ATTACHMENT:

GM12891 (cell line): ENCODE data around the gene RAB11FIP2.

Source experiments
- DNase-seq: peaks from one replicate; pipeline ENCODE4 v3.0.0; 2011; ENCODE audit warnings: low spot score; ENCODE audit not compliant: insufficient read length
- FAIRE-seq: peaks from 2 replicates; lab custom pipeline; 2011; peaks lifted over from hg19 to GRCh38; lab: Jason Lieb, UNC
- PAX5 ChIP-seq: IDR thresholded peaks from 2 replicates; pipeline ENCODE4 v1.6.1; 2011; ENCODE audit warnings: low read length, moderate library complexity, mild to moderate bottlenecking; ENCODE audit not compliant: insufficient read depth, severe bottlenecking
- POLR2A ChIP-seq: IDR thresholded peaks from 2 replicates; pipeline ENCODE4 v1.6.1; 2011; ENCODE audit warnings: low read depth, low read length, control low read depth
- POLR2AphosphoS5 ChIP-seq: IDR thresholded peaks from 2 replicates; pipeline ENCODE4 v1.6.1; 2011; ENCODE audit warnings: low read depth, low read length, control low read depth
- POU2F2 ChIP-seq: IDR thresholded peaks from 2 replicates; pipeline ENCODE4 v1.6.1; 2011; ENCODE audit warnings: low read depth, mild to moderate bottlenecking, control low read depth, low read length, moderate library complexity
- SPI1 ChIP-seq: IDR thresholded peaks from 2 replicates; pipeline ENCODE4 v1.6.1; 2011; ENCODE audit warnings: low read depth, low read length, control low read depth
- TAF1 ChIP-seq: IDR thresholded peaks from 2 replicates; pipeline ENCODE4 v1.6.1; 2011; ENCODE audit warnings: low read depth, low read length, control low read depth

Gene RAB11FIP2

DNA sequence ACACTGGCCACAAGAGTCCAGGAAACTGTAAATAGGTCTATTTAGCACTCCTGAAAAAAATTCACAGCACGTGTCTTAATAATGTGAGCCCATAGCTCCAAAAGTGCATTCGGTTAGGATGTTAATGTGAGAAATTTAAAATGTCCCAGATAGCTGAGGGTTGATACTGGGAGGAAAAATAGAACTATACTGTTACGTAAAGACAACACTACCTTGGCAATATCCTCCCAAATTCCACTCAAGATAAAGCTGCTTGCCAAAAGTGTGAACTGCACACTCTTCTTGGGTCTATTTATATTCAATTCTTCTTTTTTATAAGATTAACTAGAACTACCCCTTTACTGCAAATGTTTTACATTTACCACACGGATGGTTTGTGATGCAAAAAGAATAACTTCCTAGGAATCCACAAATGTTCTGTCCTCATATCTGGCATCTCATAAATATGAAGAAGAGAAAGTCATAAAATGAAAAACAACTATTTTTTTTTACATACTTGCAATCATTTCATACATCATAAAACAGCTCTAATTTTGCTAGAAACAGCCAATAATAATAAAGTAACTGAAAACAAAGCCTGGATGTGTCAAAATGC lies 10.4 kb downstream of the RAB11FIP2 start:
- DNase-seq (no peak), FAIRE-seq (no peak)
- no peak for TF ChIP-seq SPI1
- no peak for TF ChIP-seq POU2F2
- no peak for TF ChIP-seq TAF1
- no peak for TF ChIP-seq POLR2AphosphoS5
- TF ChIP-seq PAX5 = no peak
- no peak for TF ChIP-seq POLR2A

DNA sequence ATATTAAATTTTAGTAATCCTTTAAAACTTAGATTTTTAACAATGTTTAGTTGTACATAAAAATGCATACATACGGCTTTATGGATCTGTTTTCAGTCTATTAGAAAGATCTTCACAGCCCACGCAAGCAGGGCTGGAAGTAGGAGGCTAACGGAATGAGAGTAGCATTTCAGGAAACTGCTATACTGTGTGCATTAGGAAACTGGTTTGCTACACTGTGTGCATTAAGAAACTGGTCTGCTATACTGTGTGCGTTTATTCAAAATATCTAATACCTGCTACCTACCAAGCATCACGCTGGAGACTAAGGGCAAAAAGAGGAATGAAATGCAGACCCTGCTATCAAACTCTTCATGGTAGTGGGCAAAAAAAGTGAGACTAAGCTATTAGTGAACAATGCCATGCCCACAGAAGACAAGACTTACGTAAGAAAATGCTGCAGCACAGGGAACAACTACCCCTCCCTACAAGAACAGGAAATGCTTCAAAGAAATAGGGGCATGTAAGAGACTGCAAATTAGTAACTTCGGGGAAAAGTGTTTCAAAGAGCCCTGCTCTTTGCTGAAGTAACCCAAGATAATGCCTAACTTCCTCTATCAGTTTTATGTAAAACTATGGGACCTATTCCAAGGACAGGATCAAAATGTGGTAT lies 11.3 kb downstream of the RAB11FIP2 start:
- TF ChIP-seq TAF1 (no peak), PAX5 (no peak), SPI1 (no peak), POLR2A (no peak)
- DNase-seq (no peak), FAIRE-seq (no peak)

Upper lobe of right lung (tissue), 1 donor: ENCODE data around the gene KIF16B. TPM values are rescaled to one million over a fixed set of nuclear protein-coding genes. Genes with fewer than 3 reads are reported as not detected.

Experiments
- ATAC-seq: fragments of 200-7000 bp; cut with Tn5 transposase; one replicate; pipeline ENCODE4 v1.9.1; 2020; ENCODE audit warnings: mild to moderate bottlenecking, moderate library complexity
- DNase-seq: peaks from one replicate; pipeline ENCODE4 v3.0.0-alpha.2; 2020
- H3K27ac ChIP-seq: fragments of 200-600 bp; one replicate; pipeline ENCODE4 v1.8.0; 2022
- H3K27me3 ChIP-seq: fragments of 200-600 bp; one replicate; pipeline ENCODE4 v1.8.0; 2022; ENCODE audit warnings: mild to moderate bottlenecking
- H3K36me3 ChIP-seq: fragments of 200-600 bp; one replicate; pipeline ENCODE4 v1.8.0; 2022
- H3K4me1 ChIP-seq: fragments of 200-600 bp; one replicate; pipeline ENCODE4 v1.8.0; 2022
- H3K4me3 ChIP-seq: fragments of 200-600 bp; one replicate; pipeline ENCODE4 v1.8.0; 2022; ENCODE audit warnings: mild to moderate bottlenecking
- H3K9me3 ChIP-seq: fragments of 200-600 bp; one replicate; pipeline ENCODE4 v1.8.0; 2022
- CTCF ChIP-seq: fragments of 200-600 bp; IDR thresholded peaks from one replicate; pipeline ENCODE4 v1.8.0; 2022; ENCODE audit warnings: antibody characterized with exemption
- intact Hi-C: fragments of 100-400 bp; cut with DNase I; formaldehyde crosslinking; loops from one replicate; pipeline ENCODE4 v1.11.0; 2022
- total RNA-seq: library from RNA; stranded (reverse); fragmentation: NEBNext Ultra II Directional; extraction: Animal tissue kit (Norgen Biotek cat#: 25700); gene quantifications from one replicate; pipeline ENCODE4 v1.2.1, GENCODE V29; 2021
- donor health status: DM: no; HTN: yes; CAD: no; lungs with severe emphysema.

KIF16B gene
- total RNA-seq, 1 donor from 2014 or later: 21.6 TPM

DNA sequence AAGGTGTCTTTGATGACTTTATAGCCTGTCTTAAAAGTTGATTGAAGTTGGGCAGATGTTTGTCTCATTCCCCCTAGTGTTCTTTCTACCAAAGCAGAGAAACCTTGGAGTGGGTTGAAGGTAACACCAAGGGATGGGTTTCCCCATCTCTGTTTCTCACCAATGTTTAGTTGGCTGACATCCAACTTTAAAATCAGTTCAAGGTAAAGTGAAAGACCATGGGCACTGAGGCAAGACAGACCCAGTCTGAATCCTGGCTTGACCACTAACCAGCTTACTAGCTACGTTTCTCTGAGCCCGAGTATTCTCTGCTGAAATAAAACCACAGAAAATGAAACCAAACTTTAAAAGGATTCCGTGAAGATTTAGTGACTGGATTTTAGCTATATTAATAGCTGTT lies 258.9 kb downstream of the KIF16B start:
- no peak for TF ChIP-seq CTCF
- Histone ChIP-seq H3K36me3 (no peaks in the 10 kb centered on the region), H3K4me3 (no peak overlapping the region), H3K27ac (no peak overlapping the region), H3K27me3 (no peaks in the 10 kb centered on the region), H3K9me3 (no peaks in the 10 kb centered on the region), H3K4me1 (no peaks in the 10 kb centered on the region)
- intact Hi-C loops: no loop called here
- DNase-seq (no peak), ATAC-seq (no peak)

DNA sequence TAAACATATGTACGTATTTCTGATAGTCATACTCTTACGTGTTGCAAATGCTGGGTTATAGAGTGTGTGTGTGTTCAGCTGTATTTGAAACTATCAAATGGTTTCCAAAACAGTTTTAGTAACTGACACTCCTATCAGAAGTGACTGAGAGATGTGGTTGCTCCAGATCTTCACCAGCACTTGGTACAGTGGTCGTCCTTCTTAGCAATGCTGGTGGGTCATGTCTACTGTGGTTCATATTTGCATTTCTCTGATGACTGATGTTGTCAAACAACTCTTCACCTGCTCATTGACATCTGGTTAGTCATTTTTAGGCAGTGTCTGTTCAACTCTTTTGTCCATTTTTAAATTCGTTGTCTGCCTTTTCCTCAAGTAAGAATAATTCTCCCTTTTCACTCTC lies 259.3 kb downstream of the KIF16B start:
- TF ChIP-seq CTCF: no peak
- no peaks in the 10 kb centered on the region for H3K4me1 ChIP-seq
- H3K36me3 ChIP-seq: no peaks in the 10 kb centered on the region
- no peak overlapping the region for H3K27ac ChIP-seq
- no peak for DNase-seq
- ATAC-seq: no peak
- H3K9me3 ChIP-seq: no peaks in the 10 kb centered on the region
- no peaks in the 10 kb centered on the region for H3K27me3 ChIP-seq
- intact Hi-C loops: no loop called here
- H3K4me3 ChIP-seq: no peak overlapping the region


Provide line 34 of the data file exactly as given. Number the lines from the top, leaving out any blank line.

- intact Hi-C: fragments of 100-400 bp; cut with DNase I; formaldehyde crosslinking; loops from one replicate; pipeline ENCODE4 v1.11.0; 2022